Pumpkin Pie: Pumpkin pie is a classic dessert associated with Halloween and the fall season. Made from pumpkin puree, spices, and a flaky crust, it is a popular choice for Thanksgiving as well. Enjoying a slice of pumpkin pie during Halloween gatherings adds a seasonal touch to the festivities.
Halloween-Themed Treats: Many people enjoy baking or creating Halloween-themed treats and desserts. These can include cookies shaped like ghosts, bats, or pumpkins, cupcakes decorated with spider webs or black cats, or cakes designed to resemble haunted houses or graveyards. The creativity and spooky designs add to the festive spirit of Halloween.
Soul cakes have their origin in medieval Christian customs associated with All Souls’ Day, which is observed on November 2nd. All Souls’ Day is a day set aside to pray for the souls of the departed, particularly the souls in purgatory, in the Catholic tradition.
During the Middle Ages, a practice known as “souling” emerged in England and parts of Europe. It involved the ringing of bells, processions, and the distribution of soul cakes as a way to remember the dead and seek prayers for their souls. Soul cakes were small, round cakes that were traditionally baked with spices, currants, and raisins. They were often marked with a cross or other religious symbols.
On All Souls’ Day, children and the poor would go door-to-door, singing or saying prayers for the dead and receiving soul cakes in return. This practice was similar to the modern tradition of Halloween trick-or-treating but with a religious and charitable aspect. It was believed that by giving soul cakes to the soulers, the householders were helping the souls of their departed loved ones find rest and salvation.
The tradition of soul cakes continued for centuries, particularly in rural areas of England. However, with the Reformation and changing religious practices, the custom gradually faded. In the 19th and 20th centuries, soul cakes became less associated with All Souls’ Day and more with the secular holiday of Halloween. The practice of going door to door is what eventually gave rise to the tradition of trick or treating after many destructive events by juveniles in the early 1900 occurs in various cities in the U.S.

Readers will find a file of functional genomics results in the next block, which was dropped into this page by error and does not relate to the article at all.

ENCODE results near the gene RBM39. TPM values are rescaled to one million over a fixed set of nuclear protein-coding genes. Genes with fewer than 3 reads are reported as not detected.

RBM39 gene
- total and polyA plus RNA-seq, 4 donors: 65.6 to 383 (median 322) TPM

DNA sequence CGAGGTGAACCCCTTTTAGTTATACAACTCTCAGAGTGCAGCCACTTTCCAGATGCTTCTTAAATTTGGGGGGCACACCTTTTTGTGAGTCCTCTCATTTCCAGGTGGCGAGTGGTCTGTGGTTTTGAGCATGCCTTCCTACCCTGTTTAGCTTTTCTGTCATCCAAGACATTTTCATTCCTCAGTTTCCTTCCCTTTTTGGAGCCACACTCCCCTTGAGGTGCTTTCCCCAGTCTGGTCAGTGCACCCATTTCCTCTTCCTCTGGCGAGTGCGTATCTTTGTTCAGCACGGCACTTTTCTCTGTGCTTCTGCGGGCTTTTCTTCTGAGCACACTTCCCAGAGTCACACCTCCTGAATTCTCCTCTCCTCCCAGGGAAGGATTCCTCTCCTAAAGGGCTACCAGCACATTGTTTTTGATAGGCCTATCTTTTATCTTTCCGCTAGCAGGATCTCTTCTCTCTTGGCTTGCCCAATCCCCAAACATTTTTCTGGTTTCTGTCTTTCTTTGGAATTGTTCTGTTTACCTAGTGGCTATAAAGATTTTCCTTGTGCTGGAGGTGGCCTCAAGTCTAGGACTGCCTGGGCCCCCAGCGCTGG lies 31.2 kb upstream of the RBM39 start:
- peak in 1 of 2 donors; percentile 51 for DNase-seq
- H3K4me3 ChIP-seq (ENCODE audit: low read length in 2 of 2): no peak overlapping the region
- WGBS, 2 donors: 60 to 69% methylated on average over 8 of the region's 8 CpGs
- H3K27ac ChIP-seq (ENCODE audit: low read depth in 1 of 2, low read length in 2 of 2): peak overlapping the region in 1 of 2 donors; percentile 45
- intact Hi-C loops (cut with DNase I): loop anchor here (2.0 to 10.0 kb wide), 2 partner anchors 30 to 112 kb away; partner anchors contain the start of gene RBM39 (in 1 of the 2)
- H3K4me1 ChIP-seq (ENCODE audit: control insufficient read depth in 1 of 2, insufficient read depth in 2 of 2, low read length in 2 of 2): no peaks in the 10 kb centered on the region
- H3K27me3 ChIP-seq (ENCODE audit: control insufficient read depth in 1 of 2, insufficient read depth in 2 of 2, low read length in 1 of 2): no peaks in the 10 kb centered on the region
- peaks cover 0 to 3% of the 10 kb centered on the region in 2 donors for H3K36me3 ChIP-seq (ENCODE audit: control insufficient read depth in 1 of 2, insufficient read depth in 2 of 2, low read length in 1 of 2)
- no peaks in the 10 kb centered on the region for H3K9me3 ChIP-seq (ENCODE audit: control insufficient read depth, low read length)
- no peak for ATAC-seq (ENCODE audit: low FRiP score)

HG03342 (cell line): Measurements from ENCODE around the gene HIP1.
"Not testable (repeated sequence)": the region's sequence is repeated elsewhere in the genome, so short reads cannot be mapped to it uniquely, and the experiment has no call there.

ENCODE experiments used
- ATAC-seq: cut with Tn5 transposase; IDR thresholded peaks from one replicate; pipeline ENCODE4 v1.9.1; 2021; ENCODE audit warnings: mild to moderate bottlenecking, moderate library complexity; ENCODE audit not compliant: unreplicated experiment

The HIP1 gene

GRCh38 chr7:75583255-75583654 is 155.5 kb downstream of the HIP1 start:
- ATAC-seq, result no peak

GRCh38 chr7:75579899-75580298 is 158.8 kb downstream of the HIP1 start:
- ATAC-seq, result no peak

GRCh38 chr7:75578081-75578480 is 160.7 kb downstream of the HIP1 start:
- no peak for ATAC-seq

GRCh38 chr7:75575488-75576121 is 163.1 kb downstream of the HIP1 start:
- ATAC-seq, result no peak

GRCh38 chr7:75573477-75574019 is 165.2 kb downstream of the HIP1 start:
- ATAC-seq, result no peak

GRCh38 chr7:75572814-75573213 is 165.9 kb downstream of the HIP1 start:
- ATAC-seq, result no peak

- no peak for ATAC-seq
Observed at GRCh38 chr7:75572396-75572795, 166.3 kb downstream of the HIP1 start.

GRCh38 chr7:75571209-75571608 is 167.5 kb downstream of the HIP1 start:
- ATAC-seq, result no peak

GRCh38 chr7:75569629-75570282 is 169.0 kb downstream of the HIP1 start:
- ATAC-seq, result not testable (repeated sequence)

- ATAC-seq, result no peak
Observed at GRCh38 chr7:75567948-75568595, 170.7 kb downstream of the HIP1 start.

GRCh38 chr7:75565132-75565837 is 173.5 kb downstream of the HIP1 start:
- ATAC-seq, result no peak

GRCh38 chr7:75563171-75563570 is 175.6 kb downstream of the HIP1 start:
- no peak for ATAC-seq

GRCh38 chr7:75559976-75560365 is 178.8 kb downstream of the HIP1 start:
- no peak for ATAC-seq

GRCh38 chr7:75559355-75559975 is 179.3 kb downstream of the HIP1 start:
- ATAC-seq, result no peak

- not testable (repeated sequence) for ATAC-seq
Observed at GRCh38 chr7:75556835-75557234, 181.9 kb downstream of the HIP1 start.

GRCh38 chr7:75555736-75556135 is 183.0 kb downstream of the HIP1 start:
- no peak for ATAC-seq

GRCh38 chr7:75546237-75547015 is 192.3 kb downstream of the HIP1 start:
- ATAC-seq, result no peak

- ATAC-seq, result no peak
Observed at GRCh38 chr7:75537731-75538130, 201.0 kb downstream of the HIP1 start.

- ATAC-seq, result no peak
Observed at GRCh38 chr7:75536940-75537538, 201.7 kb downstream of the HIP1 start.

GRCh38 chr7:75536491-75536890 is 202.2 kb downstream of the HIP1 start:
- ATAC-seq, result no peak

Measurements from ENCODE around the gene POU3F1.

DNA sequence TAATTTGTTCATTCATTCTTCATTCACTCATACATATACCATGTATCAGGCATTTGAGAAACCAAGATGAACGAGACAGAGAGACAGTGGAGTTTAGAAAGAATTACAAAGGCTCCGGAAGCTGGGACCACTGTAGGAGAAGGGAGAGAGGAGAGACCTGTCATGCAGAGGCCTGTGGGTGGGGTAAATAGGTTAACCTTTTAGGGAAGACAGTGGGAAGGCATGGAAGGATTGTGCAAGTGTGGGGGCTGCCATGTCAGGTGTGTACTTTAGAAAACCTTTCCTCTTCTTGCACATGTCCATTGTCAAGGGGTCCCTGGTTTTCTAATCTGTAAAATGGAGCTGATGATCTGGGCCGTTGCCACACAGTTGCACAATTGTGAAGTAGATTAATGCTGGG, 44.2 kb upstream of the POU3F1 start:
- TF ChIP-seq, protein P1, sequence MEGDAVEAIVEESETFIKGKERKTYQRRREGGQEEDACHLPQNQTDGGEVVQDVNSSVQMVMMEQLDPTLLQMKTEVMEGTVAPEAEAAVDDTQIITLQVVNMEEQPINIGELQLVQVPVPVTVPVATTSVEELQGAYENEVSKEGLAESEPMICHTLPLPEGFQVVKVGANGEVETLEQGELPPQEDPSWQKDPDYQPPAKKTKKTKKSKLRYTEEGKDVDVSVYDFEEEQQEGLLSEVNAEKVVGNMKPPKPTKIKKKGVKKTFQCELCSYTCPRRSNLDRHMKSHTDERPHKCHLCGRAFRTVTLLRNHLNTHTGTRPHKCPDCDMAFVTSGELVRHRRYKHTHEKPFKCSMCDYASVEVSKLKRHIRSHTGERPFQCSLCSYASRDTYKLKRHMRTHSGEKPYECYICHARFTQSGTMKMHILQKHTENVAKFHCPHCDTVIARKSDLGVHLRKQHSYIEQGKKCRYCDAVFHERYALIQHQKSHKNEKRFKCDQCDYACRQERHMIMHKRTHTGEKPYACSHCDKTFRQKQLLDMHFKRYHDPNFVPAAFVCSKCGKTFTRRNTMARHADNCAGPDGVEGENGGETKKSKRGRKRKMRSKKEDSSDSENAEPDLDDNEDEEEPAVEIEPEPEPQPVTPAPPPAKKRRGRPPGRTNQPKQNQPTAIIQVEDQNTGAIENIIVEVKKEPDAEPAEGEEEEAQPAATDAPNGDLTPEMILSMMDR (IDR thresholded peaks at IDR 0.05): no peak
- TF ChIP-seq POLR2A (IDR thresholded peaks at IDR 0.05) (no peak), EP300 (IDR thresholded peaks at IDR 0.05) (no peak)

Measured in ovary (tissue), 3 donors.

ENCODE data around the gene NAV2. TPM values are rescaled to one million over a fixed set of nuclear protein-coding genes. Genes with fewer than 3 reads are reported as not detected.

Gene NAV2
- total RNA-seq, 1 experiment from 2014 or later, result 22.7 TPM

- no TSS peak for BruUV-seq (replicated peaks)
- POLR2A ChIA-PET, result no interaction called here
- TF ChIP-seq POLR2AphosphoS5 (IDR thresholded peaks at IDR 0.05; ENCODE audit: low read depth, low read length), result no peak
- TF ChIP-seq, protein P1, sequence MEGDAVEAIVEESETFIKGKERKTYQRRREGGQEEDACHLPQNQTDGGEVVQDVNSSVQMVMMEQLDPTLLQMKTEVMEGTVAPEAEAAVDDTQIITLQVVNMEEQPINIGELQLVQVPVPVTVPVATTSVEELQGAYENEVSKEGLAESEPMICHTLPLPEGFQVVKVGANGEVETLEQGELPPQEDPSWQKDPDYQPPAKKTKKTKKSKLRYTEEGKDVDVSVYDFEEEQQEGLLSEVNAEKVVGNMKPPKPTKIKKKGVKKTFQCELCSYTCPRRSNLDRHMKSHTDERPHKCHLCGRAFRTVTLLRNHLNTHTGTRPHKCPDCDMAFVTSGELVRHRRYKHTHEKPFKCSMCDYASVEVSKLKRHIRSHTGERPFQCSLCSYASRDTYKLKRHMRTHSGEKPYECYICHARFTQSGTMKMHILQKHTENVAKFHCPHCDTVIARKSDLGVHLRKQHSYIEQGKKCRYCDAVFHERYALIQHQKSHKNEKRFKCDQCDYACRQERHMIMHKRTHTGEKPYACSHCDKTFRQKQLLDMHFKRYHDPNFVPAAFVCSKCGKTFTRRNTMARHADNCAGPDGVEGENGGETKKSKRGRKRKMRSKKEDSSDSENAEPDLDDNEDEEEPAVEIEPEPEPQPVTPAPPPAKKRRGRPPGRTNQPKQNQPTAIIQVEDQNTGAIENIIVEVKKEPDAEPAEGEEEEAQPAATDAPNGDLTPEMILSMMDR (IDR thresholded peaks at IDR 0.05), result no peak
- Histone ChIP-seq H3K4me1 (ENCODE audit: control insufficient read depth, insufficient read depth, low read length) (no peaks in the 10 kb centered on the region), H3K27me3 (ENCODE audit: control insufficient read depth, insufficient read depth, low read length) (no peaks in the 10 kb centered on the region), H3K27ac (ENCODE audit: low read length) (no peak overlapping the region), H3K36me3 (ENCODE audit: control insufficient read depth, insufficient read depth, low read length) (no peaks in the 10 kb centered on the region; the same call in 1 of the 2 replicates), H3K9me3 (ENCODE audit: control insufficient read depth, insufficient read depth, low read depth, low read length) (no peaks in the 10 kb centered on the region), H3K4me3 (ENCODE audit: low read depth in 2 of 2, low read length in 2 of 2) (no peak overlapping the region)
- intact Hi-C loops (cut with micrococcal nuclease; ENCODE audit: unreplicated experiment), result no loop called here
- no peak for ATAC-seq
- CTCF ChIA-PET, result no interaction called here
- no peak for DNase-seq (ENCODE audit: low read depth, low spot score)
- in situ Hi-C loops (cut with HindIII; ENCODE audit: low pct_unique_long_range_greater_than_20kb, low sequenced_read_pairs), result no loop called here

Dangers of Halloween
Halloween typically caricaturizes the occult and witchcraft. It waters down many dangerous spiritual aspects that can lead people into unhealthy inquiry into the occult, and dangers encounters with demonic influences. Secular society that bases their understanding and beliefs primarily on Humanism and Materialism place no value on the supernatural. Therefore Halloween becomes another entertainment prop to make money off the public with candies and decorations. The practices of the occult are down played as a caricaturisation that is repackaged for families and children.
The problem with this is the spiritual infatuation that many people have with the occult because it is highly seductive, and brings many into a lifestyle that attracts them into the occult. Halloween like many other occult caricaturisation, are doorways that can lead people into much darker lifestyles.
The Bible teaches us that we have freedom in Christ; however we should not use our freedom for an occasion of the flesh – Gal 5.13. There will be arguments on both sides of the fence concerning the issue of celebrating Halloween, one side against being too legalistic, others pressed against any form of the occult.
The question we should always ask ourselves as Christians when it comes to anything in our lives should be, “Does this thing I’m doing Glory God in my life?” For all that we do should be for God’s glory 1 Corin 10.31. It is also the duty of parents to protect our children from the occult and satisfy them spiritually with the spiritual Bread of Life – John 8.35!